What's the deal with being gluten free?

 

With so many people going gluten free, a question I’m often asked is whether this is good for us, or whether it’s a gimmick, enforced on us by a clever marketing industry.   In a one-sentence answer, I do believe that a gluten free lifestyle can be beneficial for some (please note the word some) of us and not just for those with celiac disease.

What is celiac disease? 

Celiac disease is an auto-immune disease generally diagnosed by looking for tTgA IgA antibodies in the blood and if they are present a biopsy of the small intestine is taken to see the damage to the villi.

Are there any other recognised gluten-related conditions? 

Non-celiac gluten sensitivity (NCGS)  is quite simply when someone feels better with the exclusion of gluten from their diet.  The symptoms of a problem with gluten vary from digestive to migraines, to mental health issues, such as anxiety and depression.  Having no digestive complaints does not mean you cannot have a problem with gluten and we are seeng this more and more.   There is more and more research on NCGS.  It can be determined by the Cyrex Array 3 test (www,cyrextests.com)  which looks at many more different antibodies than just tTgA.   This week I ran this test with a client who we discovered is reacting to numerous peptides in gluten as well as the classic celiac ones.  She has been suffering for years and I think gluten exclusion will be a big part of her solution.  You can, of course,  also exclude gluten for a period of time without testing and note symptoms upon its reintroduction.  Sometimes people feel so much better when gluten is excluded that they don’t want to reintroduce it.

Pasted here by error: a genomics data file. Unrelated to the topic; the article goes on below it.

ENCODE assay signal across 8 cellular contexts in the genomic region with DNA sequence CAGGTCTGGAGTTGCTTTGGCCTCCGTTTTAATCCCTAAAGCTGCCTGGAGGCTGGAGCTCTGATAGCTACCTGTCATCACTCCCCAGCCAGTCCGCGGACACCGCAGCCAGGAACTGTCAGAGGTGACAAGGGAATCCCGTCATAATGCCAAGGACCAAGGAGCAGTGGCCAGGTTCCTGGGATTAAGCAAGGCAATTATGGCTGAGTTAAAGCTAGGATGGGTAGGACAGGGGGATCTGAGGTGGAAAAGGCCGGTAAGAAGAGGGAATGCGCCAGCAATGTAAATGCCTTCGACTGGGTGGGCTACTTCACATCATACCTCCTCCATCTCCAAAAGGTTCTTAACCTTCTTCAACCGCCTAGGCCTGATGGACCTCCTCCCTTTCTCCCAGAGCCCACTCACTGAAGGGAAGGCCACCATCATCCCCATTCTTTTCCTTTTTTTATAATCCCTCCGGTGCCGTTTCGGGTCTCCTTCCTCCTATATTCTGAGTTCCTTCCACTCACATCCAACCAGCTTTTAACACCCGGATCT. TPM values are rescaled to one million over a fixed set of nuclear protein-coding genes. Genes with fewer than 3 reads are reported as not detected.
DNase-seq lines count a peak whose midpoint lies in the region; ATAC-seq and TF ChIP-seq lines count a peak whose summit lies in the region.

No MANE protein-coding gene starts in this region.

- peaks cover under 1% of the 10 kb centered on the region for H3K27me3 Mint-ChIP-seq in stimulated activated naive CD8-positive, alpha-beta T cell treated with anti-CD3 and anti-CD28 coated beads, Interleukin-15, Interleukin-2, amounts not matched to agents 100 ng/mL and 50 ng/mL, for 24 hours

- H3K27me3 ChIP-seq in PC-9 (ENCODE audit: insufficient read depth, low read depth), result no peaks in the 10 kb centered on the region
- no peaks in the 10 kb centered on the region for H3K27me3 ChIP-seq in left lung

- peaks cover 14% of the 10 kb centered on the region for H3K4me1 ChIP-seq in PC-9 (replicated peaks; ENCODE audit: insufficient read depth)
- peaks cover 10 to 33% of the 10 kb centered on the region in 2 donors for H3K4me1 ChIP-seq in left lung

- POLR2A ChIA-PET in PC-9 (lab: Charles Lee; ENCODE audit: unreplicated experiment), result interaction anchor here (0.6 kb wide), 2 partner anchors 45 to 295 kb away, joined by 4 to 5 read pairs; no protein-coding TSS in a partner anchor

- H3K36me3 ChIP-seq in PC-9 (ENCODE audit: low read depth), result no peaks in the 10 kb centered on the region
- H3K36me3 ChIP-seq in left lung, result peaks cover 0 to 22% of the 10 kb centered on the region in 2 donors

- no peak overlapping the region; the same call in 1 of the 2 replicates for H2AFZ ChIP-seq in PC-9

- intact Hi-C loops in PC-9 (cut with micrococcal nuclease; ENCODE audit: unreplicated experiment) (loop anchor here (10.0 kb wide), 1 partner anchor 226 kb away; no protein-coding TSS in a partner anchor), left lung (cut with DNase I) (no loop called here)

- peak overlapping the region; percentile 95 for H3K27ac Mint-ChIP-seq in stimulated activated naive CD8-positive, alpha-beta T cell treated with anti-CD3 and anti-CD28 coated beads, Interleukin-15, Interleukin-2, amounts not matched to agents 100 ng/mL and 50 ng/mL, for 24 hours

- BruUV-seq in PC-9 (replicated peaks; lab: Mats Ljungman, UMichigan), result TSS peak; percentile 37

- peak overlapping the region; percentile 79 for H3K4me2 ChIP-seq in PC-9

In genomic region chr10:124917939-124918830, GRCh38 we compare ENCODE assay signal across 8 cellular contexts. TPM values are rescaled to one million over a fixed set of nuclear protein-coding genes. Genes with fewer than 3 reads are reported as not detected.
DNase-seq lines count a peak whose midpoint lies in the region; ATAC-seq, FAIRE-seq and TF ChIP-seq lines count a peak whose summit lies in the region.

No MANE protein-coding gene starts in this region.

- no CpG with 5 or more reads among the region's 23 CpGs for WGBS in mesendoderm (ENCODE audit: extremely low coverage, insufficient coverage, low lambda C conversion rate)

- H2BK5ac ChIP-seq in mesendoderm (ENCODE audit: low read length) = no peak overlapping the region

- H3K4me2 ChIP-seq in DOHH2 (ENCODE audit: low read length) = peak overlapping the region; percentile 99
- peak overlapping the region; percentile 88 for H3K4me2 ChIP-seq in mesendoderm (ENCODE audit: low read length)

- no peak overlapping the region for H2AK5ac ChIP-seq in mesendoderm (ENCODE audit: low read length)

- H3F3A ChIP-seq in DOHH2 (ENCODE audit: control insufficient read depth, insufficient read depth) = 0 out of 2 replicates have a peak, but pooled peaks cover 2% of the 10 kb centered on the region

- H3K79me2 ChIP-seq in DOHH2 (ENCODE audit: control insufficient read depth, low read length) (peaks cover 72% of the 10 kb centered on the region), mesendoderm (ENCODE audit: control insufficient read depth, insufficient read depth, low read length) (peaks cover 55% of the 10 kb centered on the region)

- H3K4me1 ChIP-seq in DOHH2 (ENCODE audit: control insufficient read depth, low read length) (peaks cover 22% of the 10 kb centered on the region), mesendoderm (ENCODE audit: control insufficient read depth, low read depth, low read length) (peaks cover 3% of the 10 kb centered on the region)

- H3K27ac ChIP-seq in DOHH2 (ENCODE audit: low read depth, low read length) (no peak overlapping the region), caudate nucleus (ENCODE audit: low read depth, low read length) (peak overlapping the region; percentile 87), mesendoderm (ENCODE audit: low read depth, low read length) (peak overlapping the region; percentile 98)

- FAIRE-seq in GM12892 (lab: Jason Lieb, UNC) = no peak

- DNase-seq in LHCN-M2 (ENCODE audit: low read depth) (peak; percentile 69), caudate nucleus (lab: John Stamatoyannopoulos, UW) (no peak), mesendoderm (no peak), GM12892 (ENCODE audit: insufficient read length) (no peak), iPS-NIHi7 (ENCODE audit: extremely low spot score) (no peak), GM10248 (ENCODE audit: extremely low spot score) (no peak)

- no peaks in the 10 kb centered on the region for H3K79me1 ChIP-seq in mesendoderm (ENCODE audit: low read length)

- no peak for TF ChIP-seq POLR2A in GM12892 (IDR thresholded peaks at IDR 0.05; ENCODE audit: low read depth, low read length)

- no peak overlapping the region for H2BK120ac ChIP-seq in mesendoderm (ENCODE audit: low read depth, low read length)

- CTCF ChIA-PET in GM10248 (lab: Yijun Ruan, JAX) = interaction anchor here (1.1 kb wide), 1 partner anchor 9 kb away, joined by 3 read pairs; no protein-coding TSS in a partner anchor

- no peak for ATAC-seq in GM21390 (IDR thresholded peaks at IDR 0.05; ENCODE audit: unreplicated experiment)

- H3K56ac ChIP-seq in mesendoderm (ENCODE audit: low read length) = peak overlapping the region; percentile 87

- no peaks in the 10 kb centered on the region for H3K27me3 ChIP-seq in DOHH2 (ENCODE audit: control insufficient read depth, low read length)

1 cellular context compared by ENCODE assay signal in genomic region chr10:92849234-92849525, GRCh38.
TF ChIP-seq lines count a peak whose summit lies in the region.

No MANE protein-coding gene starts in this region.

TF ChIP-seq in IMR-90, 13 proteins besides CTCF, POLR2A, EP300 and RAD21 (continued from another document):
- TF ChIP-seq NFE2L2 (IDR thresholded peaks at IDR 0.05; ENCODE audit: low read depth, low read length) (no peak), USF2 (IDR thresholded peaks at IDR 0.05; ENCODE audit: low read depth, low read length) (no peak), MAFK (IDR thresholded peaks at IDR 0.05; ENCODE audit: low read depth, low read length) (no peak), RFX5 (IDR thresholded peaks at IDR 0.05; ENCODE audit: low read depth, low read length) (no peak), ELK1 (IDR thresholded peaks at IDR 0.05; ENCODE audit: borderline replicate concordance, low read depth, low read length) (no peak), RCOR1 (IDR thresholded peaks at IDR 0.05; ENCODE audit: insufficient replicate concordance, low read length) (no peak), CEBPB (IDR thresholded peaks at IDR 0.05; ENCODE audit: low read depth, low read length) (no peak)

Many top level athletes are also on predominantly gluten free programmes from their nutritionists as gluten has been shown to increase inflammatory markers in the blood of many of us. Without it in their diets, recovery times are improving.  This counts for a lot when you’re at the very top of your game.

There is also research into gluten and auto-immune diseases besides celiac.  This could potentially be due to the inflammatory cascade and also due to the fact that gluten damages the intestinal lining of sensitive individuals, causing increased immune activity in the bloodstream.  I will write on this at greater length on a different post.

Why does gluten appear to be problematic for some people? 

  • Gluten was hybridised in the 1980s to make it easier to grow. Roughly 5% of the proteins now in it are “foreign” to the body and so may create an immune response.
  • Gluten has also been deamidated to make it more water soluble.  This causes problems for some.
  • Gluten grains can sit around for months in storage and can produce toxins in this time, causing more inflammation in the gut.
  • We eat more and more of it (cereals, toasts, pastas, cous cous, cakes, biscuits) and if it causes inflammation in the intestines of an individual, then the more gluten that person eats, the more inflammation there is, which can cause a variety of problems in the digestive tract or elsewhere in the body.
  • Gluten can increase levels of a molecule in the gut called zonulin.  This causes the cells in your intestinal lining to separate allowing proteins through into the bloodstream that are bigger than is deemed normal by our clever immune systems and our immune cells go into attack.   If you’ve heard of leaky gut, this is one of the ways it can occur.
  • Interestingly (to me!)  Scots have a greater incidence of celiac disease than the English, presumed to be because gluten came into the diet later up here than in did in the tropics of England, where wheat crops were grown earlier in the agricultural evolution.